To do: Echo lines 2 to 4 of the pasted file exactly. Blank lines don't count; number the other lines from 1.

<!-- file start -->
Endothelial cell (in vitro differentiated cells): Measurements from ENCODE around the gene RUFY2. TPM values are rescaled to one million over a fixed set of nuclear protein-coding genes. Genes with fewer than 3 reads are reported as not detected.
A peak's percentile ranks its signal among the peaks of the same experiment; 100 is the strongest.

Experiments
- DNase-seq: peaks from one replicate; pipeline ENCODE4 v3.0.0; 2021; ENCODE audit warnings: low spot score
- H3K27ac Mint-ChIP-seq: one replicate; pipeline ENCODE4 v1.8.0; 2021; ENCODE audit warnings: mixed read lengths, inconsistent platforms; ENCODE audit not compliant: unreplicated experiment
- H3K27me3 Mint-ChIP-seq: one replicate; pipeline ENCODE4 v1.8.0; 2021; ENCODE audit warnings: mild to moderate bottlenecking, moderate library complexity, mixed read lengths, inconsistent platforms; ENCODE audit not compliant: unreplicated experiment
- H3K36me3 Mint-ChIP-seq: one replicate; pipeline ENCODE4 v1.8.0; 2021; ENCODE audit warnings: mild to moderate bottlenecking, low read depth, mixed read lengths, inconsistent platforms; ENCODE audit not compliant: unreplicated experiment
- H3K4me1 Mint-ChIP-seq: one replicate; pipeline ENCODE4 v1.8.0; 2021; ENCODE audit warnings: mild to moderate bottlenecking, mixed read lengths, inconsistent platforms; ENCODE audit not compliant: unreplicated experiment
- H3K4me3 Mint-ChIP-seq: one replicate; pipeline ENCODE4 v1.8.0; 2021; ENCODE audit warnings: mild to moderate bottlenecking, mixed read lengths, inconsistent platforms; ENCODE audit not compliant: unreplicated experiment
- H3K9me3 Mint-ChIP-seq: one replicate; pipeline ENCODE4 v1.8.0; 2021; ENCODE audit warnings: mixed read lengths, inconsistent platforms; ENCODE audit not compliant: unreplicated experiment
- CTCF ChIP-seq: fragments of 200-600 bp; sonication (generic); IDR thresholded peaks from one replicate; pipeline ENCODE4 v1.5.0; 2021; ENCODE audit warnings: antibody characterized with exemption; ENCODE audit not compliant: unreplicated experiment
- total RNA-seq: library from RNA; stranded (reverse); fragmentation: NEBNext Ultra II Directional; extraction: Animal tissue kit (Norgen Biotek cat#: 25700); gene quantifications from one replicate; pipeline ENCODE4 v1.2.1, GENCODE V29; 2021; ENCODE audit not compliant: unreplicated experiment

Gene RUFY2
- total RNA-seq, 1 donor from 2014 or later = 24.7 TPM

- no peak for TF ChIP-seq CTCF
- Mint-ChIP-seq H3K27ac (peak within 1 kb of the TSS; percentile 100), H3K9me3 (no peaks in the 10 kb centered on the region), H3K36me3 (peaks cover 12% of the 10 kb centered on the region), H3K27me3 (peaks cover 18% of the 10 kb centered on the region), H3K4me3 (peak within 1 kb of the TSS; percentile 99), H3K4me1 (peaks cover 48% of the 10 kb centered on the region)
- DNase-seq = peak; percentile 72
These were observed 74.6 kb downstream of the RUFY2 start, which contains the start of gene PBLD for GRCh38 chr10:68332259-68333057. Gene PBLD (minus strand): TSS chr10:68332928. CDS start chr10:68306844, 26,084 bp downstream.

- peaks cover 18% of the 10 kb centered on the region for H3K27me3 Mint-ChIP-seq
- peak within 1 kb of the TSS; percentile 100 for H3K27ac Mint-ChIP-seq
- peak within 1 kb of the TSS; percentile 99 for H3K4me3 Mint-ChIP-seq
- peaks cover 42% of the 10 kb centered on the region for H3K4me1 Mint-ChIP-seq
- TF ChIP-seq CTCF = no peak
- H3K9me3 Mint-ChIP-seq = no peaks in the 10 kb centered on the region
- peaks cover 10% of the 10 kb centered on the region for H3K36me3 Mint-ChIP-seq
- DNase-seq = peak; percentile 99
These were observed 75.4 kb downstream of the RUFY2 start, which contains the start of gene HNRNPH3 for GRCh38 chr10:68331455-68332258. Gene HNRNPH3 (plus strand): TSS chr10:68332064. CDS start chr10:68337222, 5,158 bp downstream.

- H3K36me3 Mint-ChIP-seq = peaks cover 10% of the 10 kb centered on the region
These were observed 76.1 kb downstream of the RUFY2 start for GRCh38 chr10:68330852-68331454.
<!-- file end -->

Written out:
A peak's percentile ranks its signal among the peaks of the same experiment; 100 is the strongest.

Experiments
- DNase-seq: peaks from one replicate; pipeline ENCODE4 v3.0.0; 2021; ENCODE audit warnings: low spot score